The New Right really does have a coherent critique of the current economic, cultural, and political establishment. And it really does have a coherent agenda for a new economic, cultural, and political establishment that would promote the national good and renew the traditions that used to anchor it.
*Editor’s note: this article is the third in a series of three. See Part I and Part II here. In the first installment of this series, I offered a biblical and rational defense of the good of nationalism, understood as a principled commitment to the good of nation-states as a form of political organization that […]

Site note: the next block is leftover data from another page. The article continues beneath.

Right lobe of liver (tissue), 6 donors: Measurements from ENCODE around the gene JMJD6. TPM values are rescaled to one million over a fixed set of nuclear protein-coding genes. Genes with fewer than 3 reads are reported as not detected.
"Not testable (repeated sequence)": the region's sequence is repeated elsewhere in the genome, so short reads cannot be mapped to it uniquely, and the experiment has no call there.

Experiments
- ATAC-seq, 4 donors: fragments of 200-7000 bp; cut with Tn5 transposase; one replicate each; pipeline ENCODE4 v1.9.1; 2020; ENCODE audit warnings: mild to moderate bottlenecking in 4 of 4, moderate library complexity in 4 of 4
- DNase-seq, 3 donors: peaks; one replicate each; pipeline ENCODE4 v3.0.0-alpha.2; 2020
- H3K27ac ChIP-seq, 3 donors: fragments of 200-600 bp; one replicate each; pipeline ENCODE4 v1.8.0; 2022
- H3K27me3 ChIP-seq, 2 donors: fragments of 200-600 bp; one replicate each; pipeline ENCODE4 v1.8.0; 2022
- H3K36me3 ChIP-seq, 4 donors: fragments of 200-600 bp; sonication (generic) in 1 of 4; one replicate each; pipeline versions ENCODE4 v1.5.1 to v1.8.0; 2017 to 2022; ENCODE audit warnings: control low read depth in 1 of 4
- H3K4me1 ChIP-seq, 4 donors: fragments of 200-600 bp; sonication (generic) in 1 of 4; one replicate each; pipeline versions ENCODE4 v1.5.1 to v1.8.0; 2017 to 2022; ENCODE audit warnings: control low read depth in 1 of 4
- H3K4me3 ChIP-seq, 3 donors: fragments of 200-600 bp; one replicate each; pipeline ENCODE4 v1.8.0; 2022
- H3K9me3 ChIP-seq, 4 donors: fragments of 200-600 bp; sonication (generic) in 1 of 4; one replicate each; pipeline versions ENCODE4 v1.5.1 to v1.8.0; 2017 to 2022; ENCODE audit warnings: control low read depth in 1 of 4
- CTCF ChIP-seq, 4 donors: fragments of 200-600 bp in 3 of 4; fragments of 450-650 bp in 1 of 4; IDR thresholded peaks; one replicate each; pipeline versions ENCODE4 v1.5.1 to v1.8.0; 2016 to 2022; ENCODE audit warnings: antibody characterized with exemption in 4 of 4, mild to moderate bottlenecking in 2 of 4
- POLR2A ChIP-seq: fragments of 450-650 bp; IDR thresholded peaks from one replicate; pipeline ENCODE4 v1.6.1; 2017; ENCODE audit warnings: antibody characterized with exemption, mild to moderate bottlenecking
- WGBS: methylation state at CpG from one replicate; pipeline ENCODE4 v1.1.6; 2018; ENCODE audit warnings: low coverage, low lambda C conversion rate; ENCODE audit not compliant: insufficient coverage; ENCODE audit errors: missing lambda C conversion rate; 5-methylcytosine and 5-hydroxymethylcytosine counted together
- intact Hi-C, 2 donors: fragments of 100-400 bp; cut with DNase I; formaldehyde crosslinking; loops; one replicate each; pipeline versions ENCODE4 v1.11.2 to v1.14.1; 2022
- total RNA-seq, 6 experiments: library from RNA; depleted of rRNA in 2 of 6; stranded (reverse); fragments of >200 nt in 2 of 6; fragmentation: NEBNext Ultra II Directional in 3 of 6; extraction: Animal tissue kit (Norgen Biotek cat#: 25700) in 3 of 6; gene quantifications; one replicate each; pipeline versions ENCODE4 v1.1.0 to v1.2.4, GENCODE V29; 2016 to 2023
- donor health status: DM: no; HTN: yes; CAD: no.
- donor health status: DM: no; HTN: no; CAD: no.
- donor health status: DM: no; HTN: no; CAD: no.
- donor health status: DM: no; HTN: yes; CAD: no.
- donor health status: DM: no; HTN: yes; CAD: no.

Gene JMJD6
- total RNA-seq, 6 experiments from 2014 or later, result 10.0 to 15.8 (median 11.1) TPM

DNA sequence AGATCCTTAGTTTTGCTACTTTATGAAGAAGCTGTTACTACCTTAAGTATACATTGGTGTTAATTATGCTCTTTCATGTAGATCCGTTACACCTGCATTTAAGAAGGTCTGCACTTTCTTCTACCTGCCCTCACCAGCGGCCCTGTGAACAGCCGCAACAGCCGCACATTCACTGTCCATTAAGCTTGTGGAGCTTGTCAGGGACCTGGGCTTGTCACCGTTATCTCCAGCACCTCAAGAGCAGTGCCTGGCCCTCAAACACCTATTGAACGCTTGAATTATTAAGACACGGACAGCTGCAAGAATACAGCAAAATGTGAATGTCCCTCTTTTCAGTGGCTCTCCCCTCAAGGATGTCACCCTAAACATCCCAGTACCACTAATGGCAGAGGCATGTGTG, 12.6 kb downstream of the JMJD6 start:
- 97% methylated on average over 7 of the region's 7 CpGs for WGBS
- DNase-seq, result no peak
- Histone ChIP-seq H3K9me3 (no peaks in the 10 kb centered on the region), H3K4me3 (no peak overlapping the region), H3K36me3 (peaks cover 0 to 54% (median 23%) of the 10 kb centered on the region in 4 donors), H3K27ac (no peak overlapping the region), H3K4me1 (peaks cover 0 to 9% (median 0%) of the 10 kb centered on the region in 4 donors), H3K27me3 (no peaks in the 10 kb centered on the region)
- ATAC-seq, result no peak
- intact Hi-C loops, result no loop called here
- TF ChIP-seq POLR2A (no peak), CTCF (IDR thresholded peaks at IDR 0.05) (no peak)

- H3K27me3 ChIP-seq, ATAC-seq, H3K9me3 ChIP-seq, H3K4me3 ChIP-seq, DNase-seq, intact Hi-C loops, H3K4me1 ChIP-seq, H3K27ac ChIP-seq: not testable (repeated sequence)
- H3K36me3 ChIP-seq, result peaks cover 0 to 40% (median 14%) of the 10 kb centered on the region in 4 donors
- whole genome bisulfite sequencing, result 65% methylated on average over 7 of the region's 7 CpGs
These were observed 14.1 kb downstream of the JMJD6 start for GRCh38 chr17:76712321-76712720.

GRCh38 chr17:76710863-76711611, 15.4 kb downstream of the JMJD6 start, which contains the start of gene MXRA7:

Drinking deeply from the well of the Old Testament, first English and Dutch Protestants, and then others throughout Europe, began to discern in the experience of the nation of Israel a model for their own experiences as particular nations, forged from many tribes in response to common enemies and in obedience to common laws, and covenanted before God to pursue justice and righteousness.
Nationalism, despite its dangers, remains the best political philosophy available to Christians.